Rose also plans to establish a series of clinics in the Cape Verde Islands, where his grandparents were born.
He got his first taste of baseball in the Wareham Little League system. He helped lead his team to three Little League titles, and even brought the Wareham All-Star team to a regional final in Marion, Ohio, just one game short of the Little League World Series. His Pony League and Senior League teams also won championships as Rose began to develop as a talented hitter and fielder.
At Wareham High School, Rose lettered in baseball, basketball and football and served as a senior captain. It was at Wareham High, under the guidance of head coach Clem Spillane and athletic director Joe Cafarella, that Rose discovered his undying passion for and commitment to the game of baseball.
“I realized I had a passion for baseball, and I made the decision for myself that I wanted to play professional baseball,” Rose said. “I was small at 5-8 and 135 pounds, but I had this passion and believed that if I worked hard enough, then I could do it.
“There were a lot of doubters back then, but I kept playing because nobody can quantify who you are by how bad you want it. I developed a work ethic - I took 100 groundballs every day and swung the bat 100 times a day. I worked in the batting cages before and after practice, and I created that work ethic. I wanted to do a little bit more than everyone else. It has helped me in my career not only as a player but also as a coach and teacher.”
Rose’s discipline and commitment paid off during his career at Miami-Dade College. After Rose's sophomore season, Cafarella promised Wareham Gatemen Head Coach Eddie Lyons that Rose would be his best player if given a chance to compete. Rose backed up his end of the bargain and made Cafarella look like a genius when he hit .300-plus and made the Cape League All-Star team. He was rewarded with a professional contract from the Boston Red Sox.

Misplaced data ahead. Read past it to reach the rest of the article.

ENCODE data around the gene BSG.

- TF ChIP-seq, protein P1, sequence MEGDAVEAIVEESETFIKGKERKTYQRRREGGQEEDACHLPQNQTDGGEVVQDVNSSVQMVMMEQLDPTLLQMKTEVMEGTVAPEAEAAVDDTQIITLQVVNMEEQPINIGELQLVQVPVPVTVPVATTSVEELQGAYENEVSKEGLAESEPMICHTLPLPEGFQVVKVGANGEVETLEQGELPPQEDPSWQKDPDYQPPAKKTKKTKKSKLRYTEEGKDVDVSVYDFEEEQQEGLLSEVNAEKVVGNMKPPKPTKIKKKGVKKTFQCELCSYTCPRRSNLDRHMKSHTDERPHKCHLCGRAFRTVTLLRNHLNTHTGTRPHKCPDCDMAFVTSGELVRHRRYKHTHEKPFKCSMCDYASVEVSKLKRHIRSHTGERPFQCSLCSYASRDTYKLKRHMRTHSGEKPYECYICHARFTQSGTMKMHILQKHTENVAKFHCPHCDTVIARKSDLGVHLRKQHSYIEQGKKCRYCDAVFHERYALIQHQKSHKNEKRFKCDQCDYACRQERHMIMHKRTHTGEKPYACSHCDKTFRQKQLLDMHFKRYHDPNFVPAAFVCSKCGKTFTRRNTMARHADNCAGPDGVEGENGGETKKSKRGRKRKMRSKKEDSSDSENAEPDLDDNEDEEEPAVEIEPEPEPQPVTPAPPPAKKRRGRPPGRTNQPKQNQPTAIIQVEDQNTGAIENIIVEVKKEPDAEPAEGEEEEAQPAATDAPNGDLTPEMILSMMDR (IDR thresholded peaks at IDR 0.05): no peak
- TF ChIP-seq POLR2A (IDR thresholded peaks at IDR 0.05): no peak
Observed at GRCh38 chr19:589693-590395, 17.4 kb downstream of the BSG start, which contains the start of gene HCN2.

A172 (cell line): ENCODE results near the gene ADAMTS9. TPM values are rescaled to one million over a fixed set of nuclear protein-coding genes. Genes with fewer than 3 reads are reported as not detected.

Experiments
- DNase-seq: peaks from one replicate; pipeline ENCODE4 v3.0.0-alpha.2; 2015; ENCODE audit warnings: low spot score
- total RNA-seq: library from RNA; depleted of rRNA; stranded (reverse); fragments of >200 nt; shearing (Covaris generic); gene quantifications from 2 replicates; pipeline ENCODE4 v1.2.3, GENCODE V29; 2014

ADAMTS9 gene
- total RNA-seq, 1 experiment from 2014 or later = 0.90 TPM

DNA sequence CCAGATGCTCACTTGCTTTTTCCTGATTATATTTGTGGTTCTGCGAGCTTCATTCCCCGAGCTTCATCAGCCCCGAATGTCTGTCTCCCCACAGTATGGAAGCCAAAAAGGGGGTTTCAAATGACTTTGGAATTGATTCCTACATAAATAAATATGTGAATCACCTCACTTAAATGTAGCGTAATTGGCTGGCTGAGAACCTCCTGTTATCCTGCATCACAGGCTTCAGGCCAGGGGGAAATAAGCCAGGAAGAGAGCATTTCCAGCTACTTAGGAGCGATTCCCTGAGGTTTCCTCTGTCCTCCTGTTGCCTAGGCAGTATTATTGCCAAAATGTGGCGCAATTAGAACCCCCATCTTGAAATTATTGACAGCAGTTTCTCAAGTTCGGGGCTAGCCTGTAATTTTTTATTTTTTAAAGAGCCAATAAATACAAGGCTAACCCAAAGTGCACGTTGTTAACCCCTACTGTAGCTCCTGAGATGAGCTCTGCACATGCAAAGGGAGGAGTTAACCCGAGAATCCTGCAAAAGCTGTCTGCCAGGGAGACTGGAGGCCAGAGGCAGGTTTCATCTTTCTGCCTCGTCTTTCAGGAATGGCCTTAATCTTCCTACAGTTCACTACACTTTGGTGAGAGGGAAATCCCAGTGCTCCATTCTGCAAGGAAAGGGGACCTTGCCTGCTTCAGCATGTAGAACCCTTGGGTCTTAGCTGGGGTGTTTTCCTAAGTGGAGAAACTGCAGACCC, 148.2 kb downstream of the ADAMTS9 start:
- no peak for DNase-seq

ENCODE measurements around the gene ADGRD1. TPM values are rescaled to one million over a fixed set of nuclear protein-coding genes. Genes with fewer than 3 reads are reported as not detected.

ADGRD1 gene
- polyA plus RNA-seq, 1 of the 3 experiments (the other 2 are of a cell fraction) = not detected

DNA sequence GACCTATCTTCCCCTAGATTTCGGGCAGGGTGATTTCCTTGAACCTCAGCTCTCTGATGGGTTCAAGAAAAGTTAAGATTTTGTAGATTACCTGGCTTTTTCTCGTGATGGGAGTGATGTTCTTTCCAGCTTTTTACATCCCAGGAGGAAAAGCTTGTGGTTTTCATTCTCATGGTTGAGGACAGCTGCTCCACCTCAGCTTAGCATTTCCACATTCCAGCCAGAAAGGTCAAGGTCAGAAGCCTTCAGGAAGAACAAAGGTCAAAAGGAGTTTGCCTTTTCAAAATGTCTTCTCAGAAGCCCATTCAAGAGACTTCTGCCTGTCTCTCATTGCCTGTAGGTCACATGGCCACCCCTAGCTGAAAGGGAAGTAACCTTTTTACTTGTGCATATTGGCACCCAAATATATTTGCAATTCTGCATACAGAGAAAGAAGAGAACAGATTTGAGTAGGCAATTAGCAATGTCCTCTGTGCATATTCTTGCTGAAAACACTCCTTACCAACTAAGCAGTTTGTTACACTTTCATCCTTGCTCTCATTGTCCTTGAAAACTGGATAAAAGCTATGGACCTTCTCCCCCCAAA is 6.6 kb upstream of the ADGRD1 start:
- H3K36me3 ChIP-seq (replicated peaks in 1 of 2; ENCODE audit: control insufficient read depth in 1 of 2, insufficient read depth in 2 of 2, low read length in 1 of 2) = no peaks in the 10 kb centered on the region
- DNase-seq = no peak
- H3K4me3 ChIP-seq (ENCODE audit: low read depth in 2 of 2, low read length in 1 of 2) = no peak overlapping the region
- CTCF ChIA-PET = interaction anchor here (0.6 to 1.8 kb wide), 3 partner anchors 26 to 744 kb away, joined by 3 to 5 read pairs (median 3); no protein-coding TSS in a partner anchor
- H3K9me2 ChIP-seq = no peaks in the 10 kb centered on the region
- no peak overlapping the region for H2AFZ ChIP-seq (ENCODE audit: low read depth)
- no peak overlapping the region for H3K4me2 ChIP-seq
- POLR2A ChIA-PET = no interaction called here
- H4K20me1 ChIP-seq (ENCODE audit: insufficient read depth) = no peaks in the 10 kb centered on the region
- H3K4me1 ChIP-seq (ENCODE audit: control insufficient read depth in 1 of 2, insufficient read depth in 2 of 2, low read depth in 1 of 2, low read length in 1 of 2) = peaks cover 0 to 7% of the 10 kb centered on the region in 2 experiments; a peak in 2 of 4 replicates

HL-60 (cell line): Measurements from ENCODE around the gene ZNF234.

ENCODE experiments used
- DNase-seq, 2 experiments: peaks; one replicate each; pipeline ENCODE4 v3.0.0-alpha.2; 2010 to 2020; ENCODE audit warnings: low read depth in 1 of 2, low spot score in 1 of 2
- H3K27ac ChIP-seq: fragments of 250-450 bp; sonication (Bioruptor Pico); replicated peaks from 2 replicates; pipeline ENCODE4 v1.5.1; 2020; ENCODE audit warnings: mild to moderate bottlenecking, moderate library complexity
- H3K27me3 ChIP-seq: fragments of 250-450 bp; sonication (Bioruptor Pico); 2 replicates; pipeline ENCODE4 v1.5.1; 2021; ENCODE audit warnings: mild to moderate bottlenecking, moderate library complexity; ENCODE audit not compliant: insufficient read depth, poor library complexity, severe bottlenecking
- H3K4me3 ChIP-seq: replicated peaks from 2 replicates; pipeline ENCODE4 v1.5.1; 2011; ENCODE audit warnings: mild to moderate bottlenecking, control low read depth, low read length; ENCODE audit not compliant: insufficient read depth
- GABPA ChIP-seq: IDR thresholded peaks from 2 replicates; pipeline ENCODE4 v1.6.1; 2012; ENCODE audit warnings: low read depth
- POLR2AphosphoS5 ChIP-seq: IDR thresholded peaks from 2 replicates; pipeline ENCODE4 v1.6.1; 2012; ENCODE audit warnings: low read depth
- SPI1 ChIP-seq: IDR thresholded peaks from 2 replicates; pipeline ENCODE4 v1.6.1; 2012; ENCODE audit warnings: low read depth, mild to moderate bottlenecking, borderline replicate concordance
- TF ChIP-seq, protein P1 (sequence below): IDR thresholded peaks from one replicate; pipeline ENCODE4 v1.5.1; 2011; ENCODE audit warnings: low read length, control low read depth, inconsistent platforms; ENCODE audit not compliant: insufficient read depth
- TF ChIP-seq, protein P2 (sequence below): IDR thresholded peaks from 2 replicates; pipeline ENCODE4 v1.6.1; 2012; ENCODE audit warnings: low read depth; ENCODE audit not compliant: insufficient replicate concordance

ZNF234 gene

Injuries derailed Rose’s playing career, but he transitioned seamlessly into a successful coaching career. His coaching stints in the past 30 years have included jobs with Florida International University, the Junior Olympic Baseball Team, Saint Mark’s Episcopal School, and Weston Christian Academy in Florida. Rose enjoys sharing his childlike love of the game with his young players.
“My entire life has developed around the game of baseball,” Rose said. “It’s a wonderful game. It’s a kid’s game, and it’s always been a kid’s game for me. Of course, today it’s a business and all about the money, but coming from a small town, I can appreciate how the game is supposed to be played.
“The same love and discipline that I grew up with, I try to instill in the young ballplayers that are coming up in the game. You need to develop a work ethic, have self-discipline and respect the game.”
As a coach and educator, Rose takes great pride in the respect and passion that his young players exhibit on the baseball field. Each year, the Florida High School Athletic Association awards the Fred E. Rozelle Sportsmanship Award to Florida athletic programs that exhibit the value of sportsmanship on and off the field. It comes as no surprise that Rose’s programs have won the award in six out of the last eight years.
“I teach the same ideals and morals,” Rose said. “Fundamentally, if you teach kids self-discipline, you empower them. You make them believe that with their work ethic, they can do whatever they want. We don’t give kids an awful lot of credit as teachers. They have to work for it, but if they’re willing to pay the price, it’s out there for them.”
Day in and day out, Ed Rose exhibits what it truly means to share one’s talents and passions to improve the lives of others. Gatemen fans, and anyone who interacts with him, would do well to take a page out of his book.